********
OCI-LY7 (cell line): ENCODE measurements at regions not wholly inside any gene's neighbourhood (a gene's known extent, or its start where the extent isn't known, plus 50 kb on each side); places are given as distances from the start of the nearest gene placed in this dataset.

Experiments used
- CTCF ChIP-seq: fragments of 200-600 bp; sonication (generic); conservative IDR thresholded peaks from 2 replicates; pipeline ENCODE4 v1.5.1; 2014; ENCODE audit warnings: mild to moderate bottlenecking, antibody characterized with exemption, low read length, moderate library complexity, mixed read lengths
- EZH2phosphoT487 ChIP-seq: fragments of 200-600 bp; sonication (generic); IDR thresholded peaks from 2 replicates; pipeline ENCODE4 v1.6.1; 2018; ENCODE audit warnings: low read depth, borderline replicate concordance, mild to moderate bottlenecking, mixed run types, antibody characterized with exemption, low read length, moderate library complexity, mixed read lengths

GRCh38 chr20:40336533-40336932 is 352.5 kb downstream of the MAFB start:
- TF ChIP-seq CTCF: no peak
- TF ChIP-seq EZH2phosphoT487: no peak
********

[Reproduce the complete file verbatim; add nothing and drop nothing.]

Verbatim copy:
OCI-LY7 (cell line): ENCODE measurements at regions not wholly inside any gene's neighbourhood (a gene's known extent, or its start where the extent isn't known, plus 50 kb on each side); places are given as distances from the start of the nearest gene placed in this dataset.

Experiments used
- CTCF ChIP-seq: fragments of 200-600 bp; sonication (generic); conservative IDR thresholded peaks from 2 replicates; pipeline ENCODE4 v1.5.1; 2014; ENCODE audit warnings: mild to moderate bottlenecking, antibody characterized with exemption, low read length, moderate library complexity, mixed read lengths
- EZH2phosphoT487 ChIP-seq: fragments of 200-600 bp; sonication (generic); IDR thresholded peaks from 2 replicates; pipeline ENCODE4 v1.6.1; 2018; ENCODE audit warnings: low read depth, borderline replicate concordance, mild to moderate bottlenecking, mixed run types, antibody characterized with exemption, low read length, moderate library complexity, mixed read lengths

GRCh38 chr20:40336533-40336932 is 352.5 kb downstream of the MAFB start:
- TF ChIP-seq CTCF: no peak
- TF ChIP-seq EZH2phosphoT487: no peak